By now you have probably heard of the news that Microsoft will be bringing virtual arcades to Xbox Live and Games for Windows Live. In these virtual game rooms players will be able to buy arcade machines to place there as well as different themes that players can use to “trick out” your arcade. After you pay $5 for the game, you then buy credits to play it with at .50¢ a pop. It’s a neat little idea for their service although I personally wouldn’t feel the need to do this. I find it surprising that players will be charged 50¢ a credit though – I don’t know of any real arcade that would charge that much per play on classics like these and they have to pay much more than $5 to get a real cabinet. 25¢ would make more sense but the console companies could never really bring themselves to use actual microtransactions like they originally promised to. Kevin Williams of The Stinger Report has more on this, after the break.
Breaking Stinger News – During the Consumer Electronics Show (CES) 2010 show and Microsoft revealed at their keynote presentation at the major electronics event that they would be launching a ‘Games Room’ for the players’ avatar – where they can go online and create a virtual-arcade customized with representations of classic arcade cabinets. Games from Konami, Atari and Intellivision are the initial supporters of the service – new games planned to be launched each week (aiming for 1,000 games in three years). Users of the online Xbox Live Arcade service will be able to buy new cabinets to populate their virtual arcade – paying between 240 and 400 Microsoft(MS) Points (the virtual money used on the service – equally roughly 400 = $5). Along with creating a virtual arcade – the players avatar can play the various arcade games – the games charged at 40 MS Points (.50 cents) per game.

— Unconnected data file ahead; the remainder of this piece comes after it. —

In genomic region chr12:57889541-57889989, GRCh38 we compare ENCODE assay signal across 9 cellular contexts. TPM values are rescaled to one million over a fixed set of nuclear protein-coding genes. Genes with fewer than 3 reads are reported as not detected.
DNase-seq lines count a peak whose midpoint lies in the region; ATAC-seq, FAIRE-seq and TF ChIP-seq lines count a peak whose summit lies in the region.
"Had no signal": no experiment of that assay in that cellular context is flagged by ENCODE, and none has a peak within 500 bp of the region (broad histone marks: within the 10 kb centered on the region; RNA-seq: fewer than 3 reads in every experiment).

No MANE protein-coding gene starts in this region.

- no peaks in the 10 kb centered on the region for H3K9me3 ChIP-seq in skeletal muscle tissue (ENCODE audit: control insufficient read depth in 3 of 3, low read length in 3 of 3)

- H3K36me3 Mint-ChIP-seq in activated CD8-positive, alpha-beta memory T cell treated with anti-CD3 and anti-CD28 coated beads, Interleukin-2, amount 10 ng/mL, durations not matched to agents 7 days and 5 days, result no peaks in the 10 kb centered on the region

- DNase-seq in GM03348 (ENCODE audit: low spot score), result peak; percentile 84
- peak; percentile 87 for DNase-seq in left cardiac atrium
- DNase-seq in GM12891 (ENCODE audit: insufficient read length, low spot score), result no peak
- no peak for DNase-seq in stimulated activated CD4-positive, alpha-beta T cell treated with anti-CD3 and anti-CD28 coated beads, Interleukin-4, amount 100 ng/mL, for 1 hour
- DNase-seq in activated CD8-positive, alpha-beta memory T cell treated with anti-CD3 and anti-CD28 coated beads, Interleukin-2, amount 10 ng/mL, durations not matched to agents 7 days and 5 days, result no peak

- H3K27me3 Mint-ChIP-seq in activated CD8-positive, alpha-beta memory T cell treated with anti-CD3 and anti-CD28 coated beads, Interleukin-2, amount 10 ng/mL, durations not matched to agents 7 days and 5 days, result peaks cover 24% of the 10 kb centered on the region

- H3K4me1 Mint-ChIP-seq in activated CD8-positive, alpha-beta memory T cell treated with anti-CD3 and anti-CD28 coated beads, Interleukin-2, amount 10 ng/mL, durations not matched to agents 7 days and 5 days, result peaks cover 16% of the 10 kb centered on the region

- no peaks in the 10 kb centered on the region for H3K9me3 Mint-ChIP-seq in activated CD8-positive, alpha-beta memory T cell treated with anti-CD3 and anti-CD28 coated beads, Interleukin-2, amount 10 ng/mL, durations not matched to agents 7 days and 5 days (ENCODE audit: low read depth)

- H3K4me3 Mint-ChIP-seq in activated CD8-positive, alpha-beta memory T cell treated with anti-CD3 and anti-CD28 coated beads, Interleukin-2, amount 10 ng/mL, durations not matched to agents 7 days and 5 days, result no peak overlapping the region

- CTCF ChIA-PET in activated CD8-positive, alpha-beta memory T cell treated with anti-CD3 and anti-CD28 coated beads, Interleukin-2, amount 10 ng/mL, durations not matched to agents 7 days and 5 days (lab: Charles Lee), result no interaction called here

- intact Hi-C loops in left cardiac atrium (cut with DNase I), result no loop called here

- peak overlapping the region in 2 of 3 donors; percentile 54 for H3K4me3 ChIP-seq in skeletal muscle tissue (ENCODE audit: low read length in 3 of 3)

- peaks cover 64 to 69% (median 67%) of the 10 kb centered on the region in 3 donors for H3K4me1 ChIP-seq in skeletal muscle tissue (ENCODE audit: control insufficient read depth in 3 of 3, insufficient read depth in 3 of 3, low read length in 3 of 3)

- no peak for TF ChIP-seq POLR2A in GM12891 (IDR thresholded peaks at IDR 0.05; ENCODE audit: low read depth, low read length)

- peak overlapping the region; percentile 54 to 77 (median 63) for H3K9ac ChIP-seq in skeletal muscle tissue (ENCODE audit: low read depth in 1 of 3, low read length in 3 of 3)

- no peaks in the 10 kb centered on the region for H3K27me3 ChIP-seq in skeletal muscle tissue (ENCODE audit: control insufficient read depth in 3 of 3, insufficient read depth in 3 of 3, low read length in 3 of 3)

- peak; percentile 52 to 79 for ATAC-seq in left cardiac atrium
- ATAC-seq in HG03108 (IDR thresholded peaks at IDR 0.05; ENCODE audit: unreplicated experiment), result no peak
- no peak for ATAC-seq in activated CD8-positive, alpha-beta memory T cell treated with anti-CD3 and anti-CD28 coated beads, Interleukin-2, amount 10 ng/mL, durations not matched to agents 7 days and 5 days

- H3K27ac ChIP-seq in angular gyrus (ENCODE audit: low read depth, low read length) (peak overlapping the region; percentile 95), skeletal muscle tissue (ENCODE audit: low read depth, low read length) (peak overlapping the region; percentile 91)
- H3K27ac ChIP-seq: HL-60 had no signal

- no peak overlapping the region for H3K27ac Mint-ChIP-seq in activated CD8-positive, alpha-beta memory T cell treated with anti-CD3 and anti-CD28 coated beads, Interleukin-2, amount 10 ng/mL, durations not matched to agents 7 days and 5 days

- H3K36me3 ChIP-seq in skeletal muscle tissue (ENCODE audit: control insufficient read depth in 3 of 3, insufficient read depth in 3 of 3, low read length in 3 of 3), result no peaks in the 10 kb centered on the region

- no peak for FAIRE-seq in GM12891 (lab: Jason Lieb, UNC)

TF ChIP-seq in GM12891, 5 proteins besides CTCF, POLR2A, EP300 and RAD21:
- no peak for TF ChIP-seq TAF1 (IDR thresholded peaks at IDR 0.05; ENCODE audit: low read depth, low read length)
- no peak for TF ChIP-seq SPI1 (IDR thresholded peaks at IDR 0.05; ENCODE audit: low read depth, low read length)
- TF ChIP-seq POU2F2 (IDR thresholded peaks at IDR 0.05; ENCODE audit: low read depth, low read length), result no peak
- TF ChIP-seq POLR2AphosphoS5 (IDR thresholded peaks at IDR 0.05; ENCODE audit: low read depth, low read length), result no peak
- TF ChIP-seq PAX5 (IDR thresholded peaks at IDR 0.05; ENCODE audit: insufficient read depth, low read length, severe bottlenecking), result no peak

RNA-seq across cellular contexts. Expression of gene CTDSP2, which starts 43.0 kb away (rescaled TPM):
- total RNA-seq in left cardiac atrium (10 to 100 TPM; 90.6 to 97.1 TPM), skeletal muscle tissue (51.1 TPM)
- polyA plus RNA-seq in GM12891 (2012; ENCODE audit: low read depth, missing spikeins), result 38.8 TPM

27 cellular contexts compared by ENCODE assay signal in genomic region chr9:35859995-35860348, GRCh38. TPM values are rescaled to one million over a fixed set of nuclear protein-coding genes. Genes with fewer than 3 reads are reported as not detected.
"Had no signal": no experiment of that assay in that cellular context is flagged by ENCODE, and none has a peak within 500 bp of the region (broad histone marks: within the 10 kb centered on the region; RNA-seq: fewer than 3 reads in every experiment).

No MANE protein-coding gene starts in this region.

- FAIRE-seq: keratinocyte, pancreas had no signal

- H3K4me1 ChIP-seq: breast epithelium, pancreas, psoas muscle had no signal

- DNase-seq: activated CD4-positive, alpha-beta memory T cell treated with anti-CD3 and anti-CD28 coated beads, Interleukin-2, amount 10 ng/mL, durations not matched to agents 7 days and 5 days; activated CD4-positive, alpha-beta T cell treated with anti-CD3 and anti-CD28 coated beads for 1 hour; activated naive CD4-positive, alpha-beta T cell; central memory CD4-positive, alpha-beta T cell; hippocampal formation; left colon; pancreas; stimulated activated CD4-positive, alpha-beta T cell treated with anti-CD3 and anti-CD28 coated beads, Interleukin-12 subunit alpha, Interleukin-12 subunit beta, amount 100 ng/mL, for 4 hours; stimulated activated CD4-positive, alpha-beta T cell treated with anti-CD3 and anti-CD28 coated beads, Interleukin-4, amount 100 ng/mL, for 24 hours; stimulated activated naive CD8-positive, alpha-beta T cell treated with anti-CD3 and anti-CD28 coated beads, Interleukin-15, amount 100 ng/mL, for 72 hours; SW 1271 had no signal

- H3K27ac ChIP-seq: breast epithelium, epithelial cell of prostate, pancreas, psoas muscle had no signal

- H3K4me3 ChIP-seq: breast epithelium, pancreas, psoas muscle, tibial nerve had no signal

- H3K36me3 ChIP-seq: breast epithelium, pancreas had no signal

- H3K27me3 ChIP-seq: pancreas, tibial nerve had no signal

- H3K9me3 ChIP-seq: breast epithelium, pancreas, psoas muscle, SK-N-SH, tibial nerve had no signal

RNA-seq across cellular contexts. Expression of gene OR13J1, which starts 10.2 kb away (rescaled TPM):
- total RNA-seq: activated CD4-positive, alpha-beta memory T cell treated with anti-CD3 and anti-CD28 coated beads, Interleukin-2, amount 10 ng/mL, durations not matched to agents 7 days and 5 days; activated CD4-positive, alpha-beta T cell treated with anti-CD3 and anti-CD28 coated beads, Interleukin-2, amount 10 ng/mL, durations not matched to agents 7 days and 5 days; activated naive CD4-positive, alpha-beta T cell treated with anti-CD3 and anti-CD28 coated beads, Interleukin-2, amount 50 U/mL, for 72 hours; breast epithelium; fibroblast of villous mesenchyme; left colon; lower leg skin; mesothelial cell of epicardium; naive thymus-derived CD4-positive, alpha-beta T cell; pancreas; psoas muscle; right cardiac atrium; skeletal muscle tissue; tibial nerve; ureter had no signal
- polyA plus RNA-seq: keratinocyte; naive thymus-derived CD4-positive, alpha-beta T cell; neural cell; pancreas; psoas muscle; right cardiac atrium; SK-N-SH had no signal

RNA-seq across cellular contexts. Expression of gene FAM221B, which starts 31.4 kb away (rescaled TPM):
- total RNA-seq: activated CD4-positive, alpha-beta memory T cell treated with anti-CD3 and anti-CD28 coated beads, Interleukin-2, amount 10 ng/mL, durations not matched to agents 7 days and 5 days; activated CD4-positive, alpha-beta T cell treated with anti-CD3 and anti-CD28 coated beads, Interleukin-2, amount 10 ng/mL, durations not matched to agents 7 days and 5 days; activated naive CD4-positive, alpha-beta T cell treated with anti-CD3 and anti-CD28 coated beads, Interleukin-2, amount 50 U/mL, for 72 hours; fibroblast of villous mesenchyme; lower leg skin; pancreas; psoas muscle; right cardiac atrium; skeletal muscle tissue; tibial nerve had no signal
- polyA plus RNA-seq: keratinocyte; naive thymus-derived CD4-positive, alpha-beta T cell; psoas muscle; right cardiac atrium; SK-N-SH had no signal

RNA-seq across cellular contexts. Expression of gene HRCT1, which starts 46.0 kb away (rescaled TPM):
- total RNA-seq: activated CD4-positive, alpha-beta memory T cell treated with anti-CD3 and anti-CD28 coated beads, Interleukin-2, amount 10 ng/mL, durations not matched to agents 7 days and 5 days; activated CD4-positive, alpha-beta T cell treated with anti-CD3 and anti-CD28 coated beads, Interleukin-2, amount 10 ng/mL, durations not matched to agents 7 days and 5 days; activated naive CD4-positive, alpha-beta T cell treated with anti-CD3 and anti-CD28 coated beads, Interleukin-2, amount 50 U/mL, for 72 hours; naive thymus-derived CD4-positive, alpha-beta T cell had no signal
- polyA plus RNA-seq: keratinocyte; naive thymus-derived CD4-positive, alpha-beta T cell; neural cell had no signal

This move by Microsoft comes after Sony and their ‘Play Station Home’ and its own central meeting space gaming arcade (‘Game Space’) – that also allows players avatars to play games… for a price (predominately Namco content). The consumer game industry emulating directly the amusement industry application – even down to charging a ‘pay-to-play’ fee; it has been a continuing process that the consumer game industry has been looking to monetorise their investment in the online sector, and after the failure of aspirations to charge for tournament gaming, this latest move seems to steal directly form the concept of amusement – while the consumer games media continues to write off the industry as dead!